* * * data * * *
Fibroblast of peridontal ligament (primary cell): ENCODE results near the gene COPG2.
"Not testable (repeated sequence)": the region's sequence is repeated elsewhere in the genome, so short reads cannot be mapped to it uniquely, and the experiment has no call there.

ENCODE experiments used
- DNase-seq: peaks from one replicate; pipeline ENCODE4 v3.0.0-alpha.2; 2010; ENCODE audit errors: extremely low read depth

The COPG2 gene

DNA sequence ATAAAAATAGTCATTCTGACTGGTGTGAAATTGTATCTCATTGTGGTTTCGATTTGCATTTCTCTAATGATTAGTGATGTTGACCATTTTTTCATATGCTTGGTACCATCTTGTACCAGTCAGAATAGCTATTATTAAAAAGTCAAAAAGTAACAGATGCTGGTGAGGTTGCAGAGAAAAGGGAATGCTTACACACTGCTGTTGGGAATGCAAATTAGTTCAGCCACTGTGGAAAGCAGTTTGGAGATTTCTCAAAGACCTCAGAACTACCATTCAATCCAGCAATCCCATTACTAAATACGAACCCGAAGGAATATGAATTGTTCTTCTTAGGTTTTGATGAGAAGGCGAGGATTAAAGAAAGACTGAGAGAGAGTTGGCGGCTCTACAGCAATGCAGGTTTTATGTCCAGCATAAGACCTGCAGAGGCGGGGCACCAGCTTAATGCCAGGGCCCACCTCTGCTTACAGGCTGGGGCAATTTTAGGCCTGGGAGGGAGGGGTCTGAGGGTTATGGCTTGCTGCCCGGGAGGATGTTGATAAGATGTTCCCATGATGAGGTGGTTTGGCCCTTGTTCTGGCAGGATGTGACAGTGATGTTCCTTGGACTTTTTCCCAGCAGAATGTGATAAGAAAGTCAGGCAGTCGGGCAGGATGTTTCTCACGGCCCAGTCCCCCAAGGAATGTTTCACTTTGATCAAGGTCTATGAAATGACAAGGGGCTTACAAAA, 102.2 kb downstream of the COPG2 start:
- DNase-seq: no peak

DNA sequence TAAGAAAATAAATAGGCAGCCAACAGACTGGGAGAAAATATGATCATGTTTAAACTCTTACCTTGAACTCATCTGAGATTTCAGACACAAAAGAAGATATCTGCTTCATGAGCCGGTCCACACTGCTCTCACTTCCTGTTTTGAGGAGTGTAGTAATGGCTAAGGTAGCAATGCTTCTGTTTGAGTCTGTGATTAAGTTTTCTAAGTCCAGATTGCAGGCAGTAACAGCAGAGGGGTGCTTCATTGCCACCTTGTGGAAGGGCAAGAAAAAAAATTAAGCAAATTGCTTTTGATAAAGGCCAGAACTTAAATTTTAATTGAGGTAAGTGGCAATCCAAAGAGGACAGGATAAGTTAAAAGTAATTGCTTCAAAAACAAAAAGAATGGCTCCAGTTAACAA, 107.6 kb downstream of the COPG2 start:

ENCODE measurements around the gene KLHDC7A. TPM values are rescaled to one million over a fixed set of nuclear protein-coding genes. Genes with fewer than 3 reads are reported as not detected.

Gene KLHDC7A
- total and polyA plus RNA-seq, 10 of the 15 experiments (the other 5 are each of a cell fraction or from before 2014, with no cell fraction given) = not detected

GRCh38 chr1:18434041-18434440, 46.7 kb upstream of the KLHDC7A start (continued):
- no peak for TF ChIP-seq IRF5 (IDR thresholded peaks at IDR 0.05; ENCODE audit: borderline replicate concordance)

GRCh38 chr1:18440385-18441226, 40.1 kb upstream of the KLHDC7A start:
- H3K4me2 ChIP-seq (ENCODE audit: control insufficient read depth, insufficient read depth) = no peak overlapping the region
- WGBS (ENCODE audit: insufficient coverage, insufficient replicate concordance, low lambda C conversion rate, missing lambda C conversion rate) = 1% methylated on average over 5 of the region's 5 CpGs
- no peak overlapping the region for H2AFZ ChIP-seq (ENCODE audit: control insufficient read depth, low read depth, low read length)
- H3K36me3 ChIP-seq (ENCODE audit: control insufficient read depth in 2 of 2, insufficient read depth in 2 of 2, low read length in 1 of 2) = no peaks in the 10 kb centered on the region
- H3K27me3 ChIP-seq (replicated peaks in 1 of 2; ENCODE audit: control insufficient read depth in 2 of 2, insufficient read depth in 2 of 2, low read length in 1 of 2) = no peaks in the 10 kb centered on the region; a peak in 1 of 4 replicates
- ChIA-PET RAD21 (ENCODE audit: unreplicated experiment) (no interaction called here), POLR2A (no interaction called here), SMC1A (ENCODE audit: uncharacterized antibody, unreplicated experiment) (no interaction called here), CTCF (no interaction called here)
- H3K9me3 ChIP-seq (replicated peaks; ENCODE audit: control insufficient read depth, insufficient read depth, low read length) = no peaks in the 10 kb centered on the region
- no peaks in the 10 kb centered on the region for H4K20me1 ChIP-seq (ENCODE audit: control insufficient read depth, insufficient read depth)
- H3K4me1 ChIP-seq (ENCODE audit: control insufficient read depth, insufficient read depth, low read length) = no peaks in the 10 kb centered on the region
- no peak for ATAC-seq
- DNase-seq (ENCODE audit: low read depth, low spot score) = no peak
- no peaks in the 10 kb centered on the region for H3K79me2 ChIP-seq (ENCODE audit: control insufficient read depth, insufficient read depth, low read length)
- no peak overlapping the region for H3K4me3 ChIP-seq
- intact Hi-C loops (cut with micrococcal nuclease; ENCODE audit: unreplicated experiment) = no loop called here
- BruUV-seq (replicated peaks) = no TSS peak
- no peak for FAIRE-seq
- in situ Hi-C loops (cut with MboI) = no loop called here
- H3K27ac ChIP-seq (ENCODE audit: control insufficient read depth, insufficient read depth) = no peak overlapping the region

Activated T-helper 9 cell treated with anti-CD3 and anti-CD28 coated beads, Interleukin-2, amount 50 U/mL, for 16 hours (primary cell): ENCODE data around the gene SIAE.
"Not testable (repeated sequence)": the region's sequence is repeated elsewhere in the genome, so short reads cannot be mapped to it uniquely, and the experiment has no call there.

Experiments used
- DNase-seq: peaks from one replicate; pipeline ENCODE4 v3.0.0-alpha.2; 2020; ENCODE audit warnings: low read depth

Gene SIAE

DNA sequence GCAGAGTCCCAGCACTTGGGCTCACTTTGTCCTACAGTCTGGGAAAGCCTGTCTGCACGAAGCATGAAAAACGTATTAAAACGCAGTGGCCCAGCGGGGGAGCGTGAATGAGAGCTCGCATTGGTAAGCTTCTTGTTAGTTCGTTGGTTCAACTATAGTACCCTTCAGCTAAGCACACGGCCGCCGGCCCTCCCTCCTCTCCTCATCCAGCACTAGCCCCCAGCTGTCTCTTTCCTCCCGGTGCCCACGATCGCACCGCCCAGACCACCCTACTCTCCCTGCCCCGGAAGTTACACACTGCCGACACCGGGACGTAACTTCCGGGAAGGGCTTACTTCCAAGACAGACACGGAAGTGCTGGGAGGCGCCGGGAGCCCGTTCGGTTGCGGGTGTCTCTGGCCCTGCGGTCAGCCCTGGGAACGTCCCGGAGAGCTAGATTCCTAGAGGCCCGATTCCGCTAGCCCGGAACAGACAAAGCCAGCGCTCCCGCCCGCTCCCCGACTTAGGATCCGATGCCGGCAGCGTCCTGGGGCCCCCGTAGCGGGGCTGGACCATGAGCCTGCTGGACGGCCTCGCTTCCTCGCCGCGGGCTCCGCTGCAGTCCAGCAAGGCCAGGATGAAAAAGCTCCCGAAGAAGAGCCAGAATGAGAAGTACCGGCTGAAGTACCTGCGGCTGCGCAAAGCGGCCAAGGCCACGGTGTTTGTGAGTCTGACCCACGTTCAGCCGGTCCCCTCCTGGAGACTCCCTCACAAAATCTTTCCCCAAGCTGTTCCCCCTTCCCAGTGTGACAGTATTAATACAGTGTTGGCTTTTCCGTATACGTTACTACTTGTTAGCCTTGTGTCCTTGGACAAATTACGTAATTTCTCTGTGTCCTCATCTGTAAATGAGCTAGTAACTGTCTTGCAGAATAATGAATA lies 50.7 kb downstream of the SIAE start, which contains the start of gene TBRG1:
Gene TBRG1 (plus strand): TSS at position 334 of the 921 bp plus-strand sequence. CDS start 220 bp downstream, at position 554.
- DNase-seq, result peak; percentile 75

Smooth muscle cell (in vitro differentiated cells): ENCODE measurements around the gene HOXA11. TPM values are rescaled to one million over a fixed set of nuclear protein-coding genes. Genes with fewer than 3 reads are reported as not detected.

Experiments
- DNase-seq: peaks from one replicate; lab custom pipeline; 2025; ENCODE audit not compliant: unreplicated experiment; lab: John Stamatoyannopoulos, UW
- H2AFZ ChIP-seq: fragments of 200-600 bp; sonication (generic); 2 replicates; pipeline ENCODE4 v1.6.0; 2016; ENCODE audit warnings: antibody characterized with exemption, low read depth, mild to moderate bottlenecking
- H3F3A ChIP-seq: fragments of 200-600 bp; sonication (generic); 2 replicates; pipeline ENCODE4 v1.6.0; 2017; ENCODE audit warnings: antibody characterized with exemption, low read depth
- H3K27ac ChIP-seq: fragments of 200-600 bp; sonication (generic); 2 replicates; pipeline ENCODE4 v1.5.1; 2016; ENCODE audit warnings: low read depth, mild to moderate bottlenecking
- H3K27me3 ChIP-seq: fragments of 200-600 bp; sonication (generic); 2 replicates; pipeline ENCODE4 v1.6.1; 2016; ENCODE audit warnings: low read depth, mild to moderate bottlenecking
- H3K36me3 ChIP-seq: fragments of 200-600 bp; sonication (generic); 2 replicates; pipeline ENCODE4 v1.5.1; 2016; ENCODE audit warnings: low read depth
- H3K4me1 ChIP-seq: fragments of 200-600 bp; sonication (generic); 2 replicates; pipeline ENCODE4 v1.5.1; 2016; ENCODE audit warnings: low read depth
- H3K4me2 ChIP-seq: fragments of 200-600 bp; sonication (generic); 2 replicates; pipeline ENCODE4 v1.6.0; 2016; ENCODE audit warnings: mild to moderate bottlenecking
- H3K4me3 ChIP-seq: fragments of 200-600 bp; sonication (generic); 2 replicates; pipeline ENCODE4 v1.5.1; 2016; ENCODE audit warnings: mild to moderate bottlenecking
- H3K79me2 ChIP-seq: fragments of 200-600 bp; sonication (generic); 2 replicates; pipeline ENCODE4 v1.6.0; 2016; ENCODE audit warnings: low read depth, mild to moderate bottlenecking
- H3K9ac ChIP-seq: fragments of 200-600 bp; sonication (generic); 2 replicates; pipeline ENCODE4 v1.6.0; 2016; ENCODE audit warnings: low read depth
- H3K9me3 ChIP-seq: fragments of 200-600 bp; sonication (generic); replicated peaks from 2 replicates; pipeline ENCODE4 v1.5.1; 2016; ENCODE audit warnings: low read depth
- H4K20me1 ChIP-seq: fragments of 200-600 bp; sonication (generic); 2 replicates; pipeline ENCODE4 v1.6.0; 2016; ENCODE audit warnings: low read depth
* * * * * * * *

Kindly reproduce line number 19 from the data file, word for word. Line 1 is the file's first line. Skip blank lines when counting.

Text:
- H3K27me3 ChIP-seq (replicated peaks in 1 of 2; ENCODE audit: control insufficient read depth in 2 of 2, insufficient read depth in 2 of 2, low read length in 1 of 2) = no peaks in the 10 kb centered on the region; a peak in 1 of 4 replicates